The industry has matured to the point that there are now many capable service providers that can help launch and manage a captive.
Anyone who has founded a business appreciates how much time, effort and expertise is required to make it successful. Establishing a captive insurance company is no different; you might be tempted to throw up your hands and forgo it. After all, insurance is not your core competency.
That could be a mistake.
The captive insurance industry has matured sufficiently to the point that there are now many capable service providers that can help you analyze your insurance needs, launch and license your captive insurance company, arrange for reinsurance and manage the captive.
When implementing a captive insurance plan, it is critical to focus on both its appropriate establishment and its continuing operation; these are two distinct areas of expertise. I generally recommend that businesses engage the services of an adviser to help launch the captive insurance company and another to manage its operations.
See also: The Ten Questions of Captive Insurance, Part 3
I recommend retaining a lawyer who is well-versed in captive insurance to engage the services of an independent, fully credentialed underwriter and an independent, fully credentialed, third-party actuary.
The underwriter will evaluate the risk inherent in your business and identify areas that should be insured. The actuary will price the risk that will be considered for your captive insurance company to provide coverage for your underlying business. Together, they will identify the coverage that can be underwritten by your own captive insurance company and how much in premiums you can pay for such coverage.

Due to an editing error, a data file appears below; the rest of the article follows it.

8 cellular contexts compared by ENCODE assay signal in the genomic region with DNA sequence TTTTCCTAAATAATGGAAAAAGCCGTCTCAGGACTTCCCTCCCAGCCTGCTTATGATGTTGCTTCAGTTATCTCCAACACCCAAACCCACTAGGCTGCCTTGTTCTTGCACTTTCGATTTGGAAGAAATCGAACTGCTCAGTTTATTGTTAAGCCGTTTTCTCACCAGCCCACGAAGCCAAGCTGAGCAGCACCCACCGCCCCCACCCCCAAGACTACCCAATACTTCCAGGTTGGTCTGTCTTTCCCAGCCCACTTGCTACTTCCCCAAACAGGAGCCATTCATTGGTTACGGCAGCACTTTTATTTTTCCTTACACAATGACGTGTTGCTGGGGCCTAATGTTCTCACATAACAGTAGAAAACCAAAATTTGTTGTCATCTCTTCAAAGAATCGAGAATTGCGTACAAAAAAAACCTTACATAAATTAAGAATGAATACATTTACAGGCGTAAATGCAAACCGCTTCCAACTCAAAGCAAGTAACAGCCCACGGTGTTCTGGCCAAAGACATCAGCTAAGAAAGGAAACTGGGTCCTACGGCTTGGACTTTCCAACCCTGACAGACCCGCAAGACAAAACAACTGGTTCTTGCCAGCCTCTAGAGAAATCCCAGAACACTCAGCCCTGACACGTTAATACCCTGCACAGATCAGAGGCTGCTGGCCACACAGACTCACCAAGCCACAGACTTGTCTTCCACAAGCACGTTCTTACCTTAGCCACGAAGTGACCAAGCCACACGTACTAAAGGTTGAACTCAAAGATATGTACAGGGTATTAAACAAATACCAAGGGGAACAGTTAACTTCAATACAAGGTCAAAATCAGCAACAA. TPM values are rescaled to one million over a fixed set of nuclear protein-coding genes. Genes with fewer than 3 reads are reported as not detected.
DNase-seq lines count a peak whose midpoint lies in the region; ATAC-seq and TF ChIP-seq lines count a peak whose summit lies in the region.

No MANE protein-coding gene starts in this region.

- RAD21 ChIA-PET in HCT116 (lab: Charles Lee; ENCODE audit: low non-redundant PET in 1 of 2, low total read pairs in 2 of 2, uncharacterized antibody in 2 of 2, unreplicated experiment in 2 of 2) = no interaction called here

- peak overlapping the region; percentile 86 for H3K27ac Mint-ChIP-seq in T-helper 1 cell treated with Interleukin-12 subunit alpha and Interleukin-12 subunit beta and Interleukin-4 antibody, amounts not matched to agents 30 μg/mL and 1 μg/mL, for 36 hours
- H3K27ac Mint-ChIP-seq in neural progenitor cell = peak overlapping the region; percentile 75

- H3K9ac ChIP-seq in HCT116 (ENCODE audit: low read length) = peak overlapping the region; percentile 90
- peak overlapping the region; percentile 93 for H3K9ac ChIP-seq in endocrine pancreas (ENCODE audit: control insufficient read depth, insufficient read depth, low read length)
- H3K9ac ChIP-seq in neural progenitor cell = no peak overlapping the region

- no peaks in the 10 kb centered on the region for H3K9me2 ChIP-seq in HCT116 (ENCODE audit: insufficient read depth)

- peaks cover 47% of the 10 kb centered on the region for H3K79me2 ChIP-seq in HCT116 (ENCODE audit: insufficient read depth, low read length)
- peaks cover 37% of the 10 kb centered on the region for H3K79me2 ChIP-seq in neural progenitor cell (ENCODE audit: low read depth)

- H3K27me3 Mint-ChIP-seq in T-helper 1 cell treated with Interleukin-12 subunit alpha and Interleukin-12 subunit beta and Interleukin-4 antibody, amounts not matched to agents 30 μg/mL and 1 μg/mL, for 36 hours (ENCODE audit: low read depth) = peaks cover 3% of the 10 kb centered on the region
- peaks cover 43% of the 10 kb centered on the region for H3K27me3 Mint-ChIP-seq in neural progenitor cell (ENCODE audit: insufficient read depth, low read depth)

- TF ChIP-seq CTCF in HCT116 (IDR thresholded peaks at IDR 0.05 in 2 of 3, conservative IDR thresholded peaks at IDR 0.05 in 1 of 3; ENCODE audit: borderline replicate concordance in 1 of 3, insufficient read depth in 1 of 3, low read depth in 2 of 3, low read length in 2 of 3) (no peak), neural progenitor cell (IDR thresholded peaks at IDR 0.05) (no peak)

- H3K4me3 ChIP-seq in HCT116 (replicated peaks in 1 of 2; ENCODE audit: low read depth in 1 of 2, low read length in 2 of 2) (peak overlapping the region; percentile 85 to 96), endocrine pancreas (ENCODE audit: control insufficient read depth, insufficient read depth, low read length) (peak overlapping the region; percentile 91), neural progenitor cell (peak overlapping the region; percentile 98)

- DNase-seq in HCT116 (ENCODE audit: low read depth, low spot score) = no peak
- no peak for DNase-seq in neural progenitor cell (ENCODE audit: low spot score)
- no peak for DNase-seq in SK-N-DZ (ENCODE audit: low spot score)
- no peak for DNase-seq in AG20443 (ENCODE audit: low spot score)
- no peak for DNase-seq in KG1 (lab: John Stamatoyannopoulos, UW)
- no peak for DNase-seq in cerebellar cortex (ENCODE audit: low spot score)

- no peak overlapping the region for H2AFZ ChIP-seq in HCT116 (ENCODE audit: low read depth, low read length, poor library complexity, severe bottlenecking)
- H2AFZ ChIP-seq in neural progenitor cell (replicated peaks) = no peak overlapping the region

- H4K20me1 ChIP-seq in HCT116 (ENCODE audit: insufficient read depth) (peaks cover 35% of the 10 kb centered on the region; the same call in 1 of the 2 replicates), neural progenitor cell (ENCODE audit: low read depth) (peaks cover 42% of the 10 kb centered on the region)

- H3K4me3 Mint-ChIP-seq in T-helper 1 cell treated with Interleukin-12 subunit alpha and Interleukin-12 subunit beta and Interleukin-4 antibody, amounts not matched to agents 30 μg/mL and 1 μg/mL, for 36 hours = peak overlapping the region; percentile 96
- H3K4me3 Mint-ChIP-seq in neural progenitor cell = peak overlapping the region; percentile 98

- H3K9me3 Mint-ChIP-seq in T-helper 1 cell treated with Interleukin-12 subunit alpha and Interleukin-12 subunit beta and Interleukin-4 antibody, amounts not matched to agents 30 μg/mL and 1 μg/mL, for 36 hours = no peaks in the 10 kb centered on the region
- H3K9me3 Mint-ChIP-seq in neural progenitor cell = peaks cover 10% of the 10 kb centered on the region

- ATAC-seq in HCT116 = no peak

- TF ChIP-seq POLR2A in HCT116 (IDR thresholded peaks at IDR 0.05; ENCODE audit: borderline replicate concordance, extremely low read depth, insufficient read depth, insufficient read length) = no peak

Armed with that information, your attorney, accountant or advisers should be able to determine whether it makes sense to proceed with a captive insurance company. Once that determination is made, your adviser will likely work with a captive insurance service provider or insurance actuary to design insurance policies that cover key risks in your business.
An important decision to make is the jurisdiction in which your captive insurance company will be licensed. Jurisdictions vary in their costs, the time it takes to form your captive and regulatory requirements. The jurisdiction that will ultimately be chosen should be the result of a detailed discussion with your attorney and captive manager.
Once the captive is established, you would typically sign a long-term contract with a captive manager to handle its day-to-day operations. As a business owner, you’re aware of the risk involved in any long-term contract and the amount of due diligence necessary before entering into any such arrangement. This is where the services of an experienced professional advisor can be invaluable.